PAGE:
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Jets Draft Preview | LB Could Be Attractive Addition to Back Seven

Some Top Selections at Linebacker and Safety for GM Joe Douglas and Green & White to Consider

FILE - Arkansas linebacker Drew Sanders (42) celebrates after making a big play against Cincinnati during the first half of an NCAA college football game Saturday, Sept. 3, 2022, in Fayetteville, Ark. Sanders was selected to The Associated Press All-America team released Monday, Dec. 12, 2022.(AP Photo/Michael Woods, File)

Even with the outstanding season and statistics that the Jets defense posted in 2022, rising to fourth in the NFL in total yards and points allowed, the Green & White would seem to be in the market for a linebacker and a safety.

Even though Lamarcus Joyner hasn't been re-signed as a free agent, the Green & White still have last year's UFA starter, Jordan Whitehead, at one safety position and Chuck Clark coming in via trade from the Ravens to fight Ashtyn Davis, undrafted second-year pro Tony Adams and the rest of the safety crew for the other starting job, so safety may or may not be on the frontburner.

HC Robert Saleh and DC Jeff Ulbrich keep a trimmed-down LB corps led by C.J. Mosley in the middle and Quincy Williams outside, with third-year players Jamien Sherwood and Hamsah Nasirildeen competing at the other OLB spot. But if GM Joe Douglas doesn't re-sign UFA Kwon Alexander, the Jets may want to spend some draft capital on the best 'backer available when they're on the clock.

Here are thumbnails on three of the NFL Draft's best linebacker candidates who will become available beginning April 27, followed by "thumbs" of three top safeties who will also be selected during the three days of the 2023 draft.

See's Daniel Jeremiah's updated list of the top 50 prospects in the 2023 NFL Draft.

ILB Jack Campbell (6-4, 249), Iowa
Campbell, one of the biggest LBs at the NFL Combine, was also one of the most athletic. He easily had the best time among all 'backers in the 3-cone (6.74 seconds) and posted strong marks among ILBs in the 20 shuttle (4.24), broad jump (10-8) and vertical jump (37.5 inches). He built his résumé over four Hawkeyes seasons to a senior year in which he earned the Dick Butkus Award as the nation's top LB and was named first-team AP All-American, Big Ten Defensive Player of the Year and winner of the "Academic Heisman." The only red flag: sometimes plodding playmaking and a lack of a short burst (his worst combine drill was the 40 at 4.65).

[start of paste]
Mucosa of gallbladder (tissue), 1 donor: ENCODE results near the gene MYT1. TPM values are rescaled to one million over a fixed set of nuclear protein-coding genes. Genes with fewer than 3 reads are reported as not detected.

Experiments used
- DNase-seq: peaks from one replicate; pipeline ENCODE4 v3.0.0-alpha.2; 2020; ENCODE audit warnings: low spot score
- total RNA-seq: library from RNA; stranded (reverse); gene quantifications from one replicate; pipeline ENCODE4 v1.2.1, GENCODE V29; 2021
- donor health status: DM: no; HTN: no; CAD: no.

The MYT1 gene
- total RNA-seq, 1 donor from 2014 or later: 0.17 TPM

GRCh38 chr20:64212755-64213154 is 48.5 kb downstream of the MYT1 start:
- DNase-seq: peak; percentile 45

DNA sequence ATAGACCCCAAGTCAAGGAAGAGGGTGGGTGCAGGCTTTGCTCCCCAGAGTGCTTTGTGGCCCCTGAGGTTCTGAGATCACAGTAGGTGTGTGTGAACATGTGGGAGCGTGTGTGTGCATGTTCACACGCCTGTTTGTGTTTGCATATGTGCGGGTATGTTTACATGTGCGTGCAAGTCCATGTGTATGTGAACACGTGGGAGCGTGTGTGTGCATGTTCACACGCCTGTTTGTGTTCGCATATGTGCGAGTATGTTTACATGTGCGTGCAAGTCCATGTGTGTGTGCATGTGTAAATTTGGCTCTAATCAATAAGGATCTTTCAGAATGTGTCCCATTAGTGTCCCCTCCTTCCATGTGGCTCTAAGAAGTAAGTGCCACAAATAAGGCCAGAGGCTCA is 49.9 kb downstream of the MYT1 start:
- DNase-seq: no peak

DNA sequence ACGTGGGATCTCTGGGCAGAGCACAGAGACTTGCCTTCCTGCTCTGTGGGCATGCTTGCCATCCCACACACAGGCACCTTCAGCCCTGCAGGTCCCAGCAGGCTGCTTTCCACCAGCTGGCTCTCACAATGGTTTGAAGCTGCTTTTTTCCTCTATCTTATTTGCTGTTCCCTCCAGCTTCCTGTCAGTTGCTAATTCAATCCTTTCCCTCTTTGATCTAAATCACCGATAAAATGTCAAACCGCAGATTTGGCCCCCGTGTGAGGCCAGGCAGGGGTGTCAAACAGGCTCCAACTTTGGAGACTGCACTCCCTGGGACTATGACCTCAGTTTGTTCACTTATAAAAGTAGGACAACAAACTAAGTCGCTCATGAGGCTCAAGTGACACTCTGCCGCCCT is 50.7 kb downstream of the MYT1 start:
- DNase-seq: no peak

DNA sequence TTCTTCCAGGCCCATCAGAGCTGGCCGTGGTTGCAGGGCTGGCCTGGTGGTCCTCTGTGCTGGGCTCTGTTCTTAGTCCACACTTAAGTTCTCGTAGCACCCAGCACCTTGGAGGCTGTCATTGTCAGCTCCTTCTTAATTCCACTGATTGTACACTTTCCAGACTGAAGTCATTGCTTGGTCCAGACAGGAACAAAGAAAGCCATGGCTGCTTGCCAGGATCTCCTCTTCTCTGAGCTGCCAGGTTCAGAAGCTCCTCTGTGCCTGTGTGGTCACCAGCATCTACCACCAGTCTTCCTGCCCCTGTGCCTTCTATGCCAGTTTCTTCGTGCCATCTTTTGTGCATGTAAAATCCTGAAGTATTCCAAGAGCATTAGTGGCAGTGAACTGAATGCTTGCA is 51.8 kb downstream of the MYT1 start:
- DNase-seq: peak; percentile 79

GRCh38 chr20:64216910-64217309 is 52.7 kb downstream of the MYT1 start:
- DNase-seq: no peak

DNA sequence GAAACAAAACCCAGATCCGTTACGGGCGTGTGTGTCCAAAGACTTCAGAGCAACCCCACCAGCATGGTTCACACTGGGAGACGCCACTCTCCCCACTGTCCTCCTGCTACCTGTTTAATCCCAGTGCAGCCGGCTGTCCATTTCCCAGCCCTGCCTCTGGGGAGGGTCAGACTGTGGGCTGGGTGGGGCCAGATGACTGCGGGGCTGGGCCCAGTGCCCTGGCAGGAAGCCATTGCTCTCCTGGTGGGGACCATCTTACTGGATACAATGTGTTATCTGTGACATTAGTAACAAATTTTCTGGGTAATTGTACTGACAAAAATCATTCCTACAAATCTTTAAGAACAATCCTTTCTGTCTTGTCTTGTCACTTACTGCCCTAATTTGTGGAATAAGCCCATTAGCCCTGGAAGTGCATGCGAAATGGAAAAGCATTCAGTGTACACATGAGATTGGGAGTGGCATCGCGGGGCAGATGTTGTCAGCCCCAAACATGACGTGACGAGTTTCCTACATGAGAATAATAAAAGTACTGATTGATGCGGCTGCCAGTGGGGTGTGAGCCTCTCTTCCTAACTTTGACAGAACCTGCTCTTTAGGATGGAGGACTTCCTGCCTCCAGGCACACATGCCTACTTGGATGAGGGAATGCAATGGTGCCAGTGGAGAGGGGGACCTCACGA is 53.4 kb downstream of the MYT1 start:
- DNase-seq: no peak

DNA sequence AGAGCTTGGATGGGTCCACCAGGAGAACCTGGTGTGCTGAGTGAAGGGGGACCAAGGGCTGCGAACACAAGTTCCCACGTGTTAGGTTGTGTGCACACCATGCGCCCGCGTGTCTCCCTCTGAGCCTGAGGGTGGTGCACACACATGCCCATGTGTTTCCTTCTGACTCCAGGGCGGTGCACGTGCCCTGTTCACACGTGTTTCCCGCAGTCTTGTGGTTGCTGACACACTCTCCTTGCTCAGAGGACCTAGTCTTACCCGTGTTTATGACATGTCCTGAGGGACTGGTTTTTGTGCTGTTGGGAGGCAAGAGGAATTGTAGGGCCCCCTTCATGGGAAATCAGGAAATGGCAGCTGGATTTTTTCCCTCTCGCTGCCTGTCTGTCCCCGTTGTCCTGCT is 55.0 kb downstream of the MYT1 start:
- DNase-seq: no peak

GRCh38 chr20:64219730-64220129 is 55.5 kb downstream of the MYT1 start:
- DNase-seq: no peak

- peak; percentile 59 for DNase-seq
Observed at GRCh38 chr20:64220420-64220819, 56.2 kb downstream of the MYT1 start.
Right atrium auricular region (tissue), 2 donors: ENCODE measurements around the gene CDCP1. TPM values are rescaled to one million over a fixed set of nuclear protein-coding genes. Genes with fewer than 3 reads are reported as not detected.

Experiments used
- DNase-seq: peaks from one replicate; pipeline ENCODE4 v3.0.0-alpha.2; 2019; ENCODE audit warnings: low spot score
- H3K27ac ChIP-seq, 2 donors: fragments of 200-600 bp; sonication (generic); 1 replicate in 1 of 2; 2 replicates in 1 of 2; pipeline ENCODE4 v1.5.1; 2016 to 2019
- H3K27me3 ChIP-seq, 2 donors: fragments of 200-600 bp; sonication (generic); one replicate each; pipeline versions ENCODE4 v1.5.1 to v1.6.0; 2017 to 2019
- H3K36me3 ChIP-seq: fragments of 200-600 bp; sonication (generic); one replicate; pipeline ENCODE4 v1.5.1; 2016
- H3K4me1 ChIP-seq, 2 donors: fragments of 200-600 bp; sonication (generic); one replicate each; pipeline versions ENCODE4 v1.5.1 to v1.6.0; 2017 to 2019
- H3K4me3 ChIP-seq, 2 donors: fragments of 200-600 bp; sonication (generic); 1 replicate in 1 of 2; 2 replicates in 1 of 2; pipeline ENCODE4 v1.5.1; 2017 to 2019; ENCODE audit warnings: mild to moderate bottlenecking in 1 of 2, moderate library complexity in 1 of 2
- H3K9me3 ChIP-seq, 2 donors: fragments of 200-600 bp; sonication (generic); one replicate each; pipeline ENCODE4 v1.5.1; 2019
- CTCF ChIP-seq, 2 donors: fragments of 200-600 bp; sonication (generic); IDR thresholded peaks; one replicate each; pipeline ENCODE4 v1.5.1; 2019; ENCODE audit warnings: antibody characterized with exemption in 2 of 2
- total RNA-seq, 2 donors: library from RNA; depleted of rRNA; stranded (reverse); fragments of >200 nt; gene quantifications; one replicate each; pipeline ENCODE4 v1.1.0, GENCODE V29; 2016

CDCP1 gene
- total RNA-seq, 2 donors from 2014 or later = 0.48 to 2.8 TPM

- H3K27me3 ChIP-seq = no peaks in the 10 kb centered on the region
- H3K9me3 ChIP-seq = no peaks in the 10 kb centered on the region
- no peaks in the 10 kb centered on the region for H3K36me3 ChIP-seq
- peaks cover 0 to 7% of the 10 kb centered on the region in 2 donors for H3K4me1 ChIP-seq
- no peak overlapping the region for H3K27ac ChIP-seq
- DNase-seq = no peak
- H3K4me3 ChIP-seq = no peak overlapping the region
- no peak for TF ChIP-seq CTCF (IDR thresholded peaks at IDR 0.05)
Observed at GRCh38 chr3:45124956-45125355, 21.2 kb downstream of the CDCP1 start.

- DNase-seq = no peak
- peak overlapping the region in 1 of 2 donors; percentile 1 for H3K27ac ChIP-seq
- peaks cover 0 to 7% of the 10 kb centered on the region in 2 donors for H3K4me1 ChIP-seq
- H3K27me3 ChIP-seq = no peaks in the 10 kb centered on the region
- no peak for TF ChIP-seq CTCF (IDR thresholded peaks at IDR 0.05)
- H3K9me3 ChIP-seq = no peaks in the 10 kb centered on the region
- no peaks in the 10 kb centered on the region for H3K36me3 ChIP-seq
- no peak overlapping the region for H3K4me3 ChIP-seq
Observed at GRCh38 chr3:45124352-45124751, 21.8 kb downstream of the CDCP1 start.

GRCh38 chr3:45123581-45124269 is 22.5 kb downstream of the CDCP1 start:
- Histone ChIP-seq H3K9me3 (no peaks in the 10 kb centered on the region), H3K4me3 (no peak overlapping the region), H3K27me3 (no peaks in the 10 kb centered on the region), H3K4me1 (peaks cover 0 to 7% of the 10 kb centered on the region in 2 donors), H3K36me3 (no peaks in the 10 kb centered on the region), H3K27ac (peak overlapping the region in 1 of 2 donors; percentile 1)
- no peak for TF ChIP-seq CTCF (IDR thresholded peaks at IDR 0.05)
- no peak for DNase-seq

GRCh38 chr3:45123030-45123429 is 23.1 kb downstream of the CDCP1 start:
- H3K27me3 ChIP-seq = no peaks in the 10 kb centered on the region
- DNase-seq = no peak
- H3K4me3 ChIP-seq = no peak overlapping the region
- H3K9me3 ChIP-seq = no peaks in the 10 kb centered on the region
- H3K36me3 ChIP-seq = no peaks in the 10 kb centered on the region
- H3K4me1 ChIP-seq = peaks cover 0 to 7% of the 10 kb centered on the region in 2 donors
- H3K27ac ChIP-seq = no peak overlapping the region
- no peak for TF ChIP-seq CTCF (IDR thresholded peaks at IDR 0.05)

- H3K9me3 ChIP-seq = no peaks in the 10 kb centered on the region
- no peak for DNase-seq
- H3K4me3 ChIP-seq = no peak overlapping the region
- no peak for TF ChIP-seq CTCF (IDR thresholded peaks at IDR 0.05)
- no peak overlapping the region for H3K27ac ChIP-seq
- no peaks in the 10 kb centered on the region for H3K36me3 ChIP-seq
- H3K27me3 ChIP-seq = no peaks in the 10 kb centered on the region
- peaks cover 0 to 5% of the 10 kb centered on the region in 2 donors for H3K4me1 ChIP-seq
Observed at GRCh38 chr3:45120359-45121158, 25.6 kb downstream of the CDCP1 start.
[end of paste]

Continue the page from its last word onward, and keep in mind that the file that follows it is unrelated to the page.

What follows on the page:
ILB Drew Sanders (6-4, 235), Arkansas
Sanders gets an A for his college career. He started out signing with Alabama as a top high school recruit out of Texas and played two seasons for the Tide. Last year he transferred to Arkansas and excelled with 103 tackles, 9.5 sacks, 3 forced fumbles and an INT, all of which got him first-team status on All-SEC and AP All-America teams. Sanders lost out to Campbell for the Butkus award, and now he's vying with Campbell to be the top LB taken in the draft, although both are longshots to make it into Round 1.

OLB Daiyan Henley (6-0, 225), Washington State
Henley is the top outside 'backer in this draft, although he played inside collegiately. LA born and bred, he started his college clock as a WR at Nevada, flipped to DB in '19, used his medical redshirt to play LB at Nevada in 2020-21, then transferred to Washington State, where he racked up 106 tackles, four sacks, one interception and three FFs, was named first-team All-Pac 12 and, like Sanders, finished behind Campbell for the Butkus. His 4.54 speed in the 40 sometimes gets negated in coverage and he can be a non-factor at times vs. the run, but his athleticism and experience (he'll turn 24 in November) could induce an NFL team to take him in Round 2.

Other top-rated linebackers: Clemson OLB Trenton Simpson (6-2, 235); Alabama ILB Henry To'o To'o (6-1, 227)

S Brian Branch (5-11, 190), Alabama
Branch was used everywhere in 'Bama's secondary, safety, corner and nickel, and he played those positions so well that he's the only back-seven player in this draft expected to be a slam-dunk first-rounder, probably in the middle of the round. Last year he was the only SEC player with 90-plus tackles, 2+ interceptions and 2+ sacks, and in his three Tide seasons he played 35 games, made 172 tackles and 19.5 tackles for loss, racked up three interceptions and 23 pass defenses.'s Lance Zierlein sums up Branch this way: "There are areas where he can improve but no real weaknesses, which could make him one of the safest picks in the draft."

S Antonio Johnson (6-1, 198), Texas A&M
An injury cost Johnson the Aggies' last three games last season, and he went pick-less and with only one PD. Yet he racked up three forced fumbles and 71 tackles in his nine games and was named first team All-SEC in his third and final college season. He throws his NFL size around in moving up to the line of scrimmage while not being as impressive in midrange and deep coverage, making him a solid Day 2 draft pick for a team in need of a box safety.

S Sydney Brown (5-9, 211), Illinois
Brown and JL Skinner from Boise State are the best of the rest of the deep middle in this draft. Brown has the athleticism to make an NFL roster, with his 4.47 seconds in the 40 finishing just a whisker out of the top three times among safeties at the Combine. He played five seasons with the Illini, including a redshirt 2020, and last season snapped up six INTs, finishing one away from tying for the FBS lead, and his average of 64 tackles/season combined with his 23 reps in the Combine bench press indicate a physicality packed in a smaller frame. One caution: He suffered 19 missed tackles the past two seasons.

Other top-rated safeties: Boise State's JL Skinner (6-3, 209); Penn State's Ji'Ayir Brown (5-11, 203)

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